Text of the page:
Chew! PLEASE!?!

“Chew.” The man was trying to be patient. He could get recalcitrant students to keep up in his economics class, but was failing at this seemingly simple task. The child’s jaw moved twice. Then stopped. The man took a breath. “Terri? Chew.”

The rest of the family had finished dinner a quarter hour earlier. And yet, the man still sat at the table, watching his young daughter in the chair beside him in this nightly ritual: getting me to eat.
I wasn’t a picky eater. Nor was I simply stubborn – although that is a trait I have been accused of from time to time. The truth is, I’d forget. Yes, forget. Despite the delicious food in my mouth, my mind would leave the chair I was in, the dining room, the house, the world, and be whisked away by random thoughts that consumed me beyond me consuming my dinner. I couldn’t explain, then or now, what the ideas where or why they were so captivating. They just were.
A number of articles have been circulating over the past few months equating creativity as something akin to schizophrenia – more conscious information in the brain than other people have. The difference between the schizophrenic and the creative is the ability to function despite of it. But sometimes, it’s a fine line.
I look back on my life and that makes sense. Between forgetting to chew and the worm family that I played with outside the back door and the box of live snakes and the Barbie dolls I would place in my toy oven to play mad-scientist, I was different from other kids. I should have known I was writer. Yet, I always thought I should be more “normal.” But looking back, I’d say I never was.

7:35 p Mom

The house is quiet. The weak rays of the cloudy evening filter through the curtains, casting the room in an eerie twilight. Or maybe that’s my imagination. I strain to hear … I’m not sure what. I lean back in the chair in the corner, pulling my laptop open and staring again at the entry in green letters on my Google calendar.


7:35p Mom

I hold my breath. And wait.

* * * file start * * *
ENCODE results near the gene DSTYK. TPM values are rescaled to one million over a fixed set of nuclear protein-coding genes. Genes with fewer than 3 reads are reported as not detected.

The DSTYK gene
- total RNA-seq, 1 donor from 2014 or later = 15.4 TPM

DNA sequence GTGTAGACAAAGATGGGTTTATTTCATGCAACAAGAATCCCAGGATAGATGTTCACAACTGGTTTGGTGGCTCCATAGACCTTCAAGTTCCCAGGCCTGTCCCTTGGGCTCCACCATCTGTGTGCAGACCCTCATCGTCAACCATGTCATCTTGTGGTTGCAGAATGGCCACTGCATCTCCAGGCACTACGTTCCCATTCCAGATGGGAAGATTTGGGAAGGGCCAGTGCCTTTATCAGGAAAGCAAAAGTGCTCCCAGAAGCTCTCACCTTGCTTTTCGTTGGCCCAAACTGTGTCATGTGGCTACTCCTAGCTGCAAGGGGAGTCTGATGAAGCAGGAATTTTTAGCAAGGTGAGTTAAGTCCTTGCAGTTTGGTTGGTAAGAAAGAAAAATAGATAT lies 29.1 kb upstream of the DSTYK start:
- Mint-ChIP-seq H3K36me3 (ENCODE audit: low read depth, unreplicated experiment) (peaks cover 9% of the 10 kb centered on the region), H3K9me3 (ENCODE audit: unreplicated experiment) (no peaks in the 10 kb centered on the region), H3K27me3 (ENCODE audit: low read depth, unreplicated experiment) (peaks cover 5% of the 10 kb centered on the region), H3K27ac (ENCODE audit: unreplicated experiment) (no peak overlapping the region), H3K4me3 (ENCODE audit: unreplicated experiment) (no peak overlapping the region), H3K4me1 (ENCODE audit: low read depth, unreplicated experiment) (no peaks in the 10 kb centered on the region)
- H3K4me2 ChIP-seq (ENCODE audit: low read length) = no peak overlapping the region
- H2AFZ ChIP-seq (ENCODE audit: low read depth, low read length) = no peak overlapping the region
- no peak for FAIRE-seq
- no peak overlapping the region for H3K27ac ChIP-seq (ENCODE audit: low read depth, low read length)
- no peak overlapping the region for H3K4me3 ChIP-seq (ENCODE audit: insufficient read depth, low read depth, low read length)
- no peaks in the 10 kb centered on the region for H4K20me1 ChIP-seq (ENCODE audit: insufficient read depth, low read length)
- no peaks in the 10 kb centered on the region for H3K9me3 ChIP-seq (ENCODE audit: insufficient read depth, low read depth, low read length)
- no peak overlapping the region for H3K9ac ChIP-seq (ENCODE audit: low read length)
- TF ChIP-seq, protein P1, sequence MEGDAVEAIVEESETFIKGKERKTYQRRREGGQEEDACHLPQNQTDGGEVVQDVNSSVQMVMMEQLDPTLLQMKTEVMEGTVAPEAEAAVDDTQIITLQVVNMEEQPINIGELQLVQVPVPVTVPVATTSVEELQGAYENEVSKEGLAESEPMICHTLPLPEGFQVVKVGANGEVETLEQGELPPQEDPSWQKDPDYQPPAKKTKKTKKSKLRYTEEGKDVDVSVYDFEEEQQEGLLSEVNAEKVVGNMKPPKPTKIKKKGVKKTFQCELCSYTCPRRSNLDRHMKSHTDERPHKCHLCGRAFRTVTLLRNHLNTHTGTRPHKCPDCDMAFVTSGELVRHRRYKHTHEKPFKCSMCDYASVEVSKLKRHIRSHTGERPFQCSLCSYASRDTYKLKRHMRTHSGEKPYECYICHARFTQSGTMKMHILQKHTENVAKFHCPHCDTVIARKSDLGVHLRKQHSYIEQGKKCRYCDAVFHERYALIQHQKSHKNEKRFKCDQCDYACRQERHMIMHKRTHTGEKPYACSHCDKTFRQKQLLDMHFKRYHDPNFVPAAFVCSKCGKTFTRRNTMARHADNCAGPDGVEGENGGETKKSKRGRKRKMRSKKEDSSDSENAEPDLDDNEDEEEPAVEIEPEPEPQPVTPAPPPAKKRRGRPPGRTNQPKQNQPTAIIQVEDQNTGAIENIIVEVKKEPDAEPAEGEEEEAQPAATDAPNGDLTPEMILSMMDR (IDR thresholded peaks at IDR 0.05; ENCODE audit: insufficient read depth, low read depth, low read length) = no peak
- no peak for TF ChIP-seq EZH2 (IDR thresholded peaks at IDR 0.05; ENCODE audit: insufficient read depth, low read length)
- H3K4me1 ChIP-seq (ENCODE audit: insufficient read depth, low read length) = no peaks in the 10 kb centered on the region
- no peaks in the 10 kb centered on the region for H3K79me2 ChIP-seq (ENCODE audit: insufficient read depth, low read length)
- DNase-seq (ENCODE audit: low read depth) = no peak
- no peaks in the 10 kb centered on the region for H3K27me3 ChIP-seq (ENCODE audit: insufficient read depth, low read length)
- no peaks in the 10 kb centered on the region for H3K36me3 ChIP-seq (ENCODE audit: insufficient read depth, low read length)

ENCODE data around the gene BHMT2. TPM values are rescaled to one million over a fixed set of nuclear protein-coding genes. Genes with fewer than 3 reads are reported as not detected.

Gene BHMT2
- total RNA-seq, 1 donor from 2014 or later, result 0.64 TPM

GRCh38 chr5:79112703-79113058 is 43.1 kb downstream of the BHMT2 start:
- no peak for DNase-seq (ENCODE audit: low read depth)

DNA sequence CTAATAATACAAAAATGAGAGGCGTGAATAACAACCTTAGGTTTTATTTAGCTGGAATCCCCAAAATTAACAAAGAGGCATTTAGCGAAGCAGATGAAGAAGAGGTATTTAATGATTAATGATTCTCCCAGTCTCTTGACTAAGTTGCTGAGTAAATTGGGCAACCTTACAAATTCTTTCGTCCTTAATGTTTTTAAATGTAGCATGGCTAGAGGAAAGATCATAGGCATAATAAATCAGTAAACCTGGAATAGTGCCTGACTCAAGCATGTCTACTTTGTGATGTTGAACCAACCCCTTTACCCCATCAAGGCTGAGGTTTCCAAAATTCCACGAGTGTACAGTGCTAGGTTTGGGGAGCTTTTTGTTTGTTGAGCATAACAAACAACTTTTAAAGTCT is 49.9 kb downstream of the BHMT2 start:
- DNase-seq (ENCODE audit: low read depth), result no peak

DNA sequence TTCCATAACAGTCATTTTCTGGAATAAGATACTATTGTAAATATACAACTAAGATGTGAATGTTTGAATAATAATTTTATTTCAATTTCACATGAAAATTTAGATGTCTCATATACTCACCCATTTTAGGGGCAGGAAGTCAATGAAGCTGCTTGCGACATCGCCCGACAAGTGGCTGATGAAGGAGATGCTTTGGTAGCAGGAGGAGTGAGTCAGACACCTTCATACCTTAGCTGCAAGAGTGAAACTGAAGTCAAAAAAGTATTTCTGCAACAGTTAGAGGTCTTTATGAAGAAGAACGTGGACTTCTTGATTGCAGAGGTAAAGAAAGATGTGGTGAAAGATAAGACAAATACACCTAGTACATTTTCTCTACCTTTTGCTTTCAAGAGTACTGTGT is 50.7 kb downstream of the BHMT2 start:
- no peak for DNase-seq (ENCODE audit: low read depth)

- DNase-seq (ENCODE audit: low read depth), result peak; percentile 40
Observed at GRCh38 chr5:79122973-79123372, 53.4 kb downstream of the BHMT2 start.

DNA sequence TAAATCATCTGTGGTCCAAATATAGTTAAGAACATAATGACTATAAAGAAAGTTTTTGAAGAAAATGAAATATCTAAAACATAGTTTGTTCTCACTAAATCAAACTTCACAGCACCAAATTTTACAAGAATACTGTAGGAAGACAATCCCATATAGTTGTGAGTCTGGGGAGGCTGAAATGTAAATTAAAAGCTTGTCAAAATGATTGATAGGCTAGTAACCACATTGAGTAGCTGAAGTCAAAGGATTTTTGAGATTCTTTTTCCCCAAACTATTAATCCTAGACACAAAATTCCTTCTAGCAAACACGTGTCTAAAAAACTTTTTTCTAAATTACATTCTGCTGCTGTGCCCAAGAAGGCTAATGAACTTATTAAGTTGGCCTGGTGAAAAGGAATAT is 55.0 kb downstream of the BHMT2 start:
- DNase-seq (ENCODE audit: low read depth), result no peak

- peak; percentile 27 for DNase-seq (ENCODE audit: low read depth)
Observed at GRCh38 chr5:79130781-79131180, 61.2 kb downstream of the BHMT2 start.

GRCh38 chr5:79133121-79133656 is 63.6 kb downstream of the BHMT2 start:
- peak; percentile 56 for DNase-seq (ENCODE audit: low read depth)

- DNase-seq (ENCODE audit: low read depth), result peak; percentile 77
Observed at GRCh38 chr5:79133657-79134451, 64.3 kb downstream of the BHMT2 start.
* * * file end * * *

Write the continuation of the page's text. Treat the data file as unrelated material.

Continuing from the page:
The minutes pass. Nothing. The disappointment of that nothing flows through me, washing away the trembling fear that something might have happened. In the end, only the disappointment remains.
You see, I have no explanation for that entry on my calendar. Two years ago on this day, my mother passed away. It was a welcome end to her suffering, but a tragic loss to our family and the community to which she was so dedicated, leaving a gaping hole in many lives. But the end of her life was not at 7:35 p.m. Nor did I place this entry on my calendar. No explanation.
I shiver. And wait. And still nothing happens.
And I wonder. What would my mother think of my life now? Would she approve of the people whose lives have become entwined with mine on this journey? Could she make sense of my constant struggle to balance my day job with my writing, and editing, and querying, and still have a bit of a life? I’m not sure Mom would understand the writing part, but she would understand the passion and commitment. I get that from her. That woman could do more in a day than any normal person could do in a month. I smile. Yes, she would understand that part of it.
To the best of my knowledge none of my Scottish, English or Japanese ancestors were writers of any sort. Not a single novelist, playwright or poet. The talent and understanding of the craft I’ve had to develop on my own. But what I got from my mother is just as important: the understanding that unrelenting hard work, aimed correctly, bears its own joy, the wisdom of picking my battles carefully, mixed with the stubbornness to not give up until the result satisfied me.
The sunlight fades, and with it my disappointment. Something did happen at 7:35 pm. The inexplicable entry on my calendar forced me to sit back and reflect on how much my mother is still with me.
Thanks, Mom.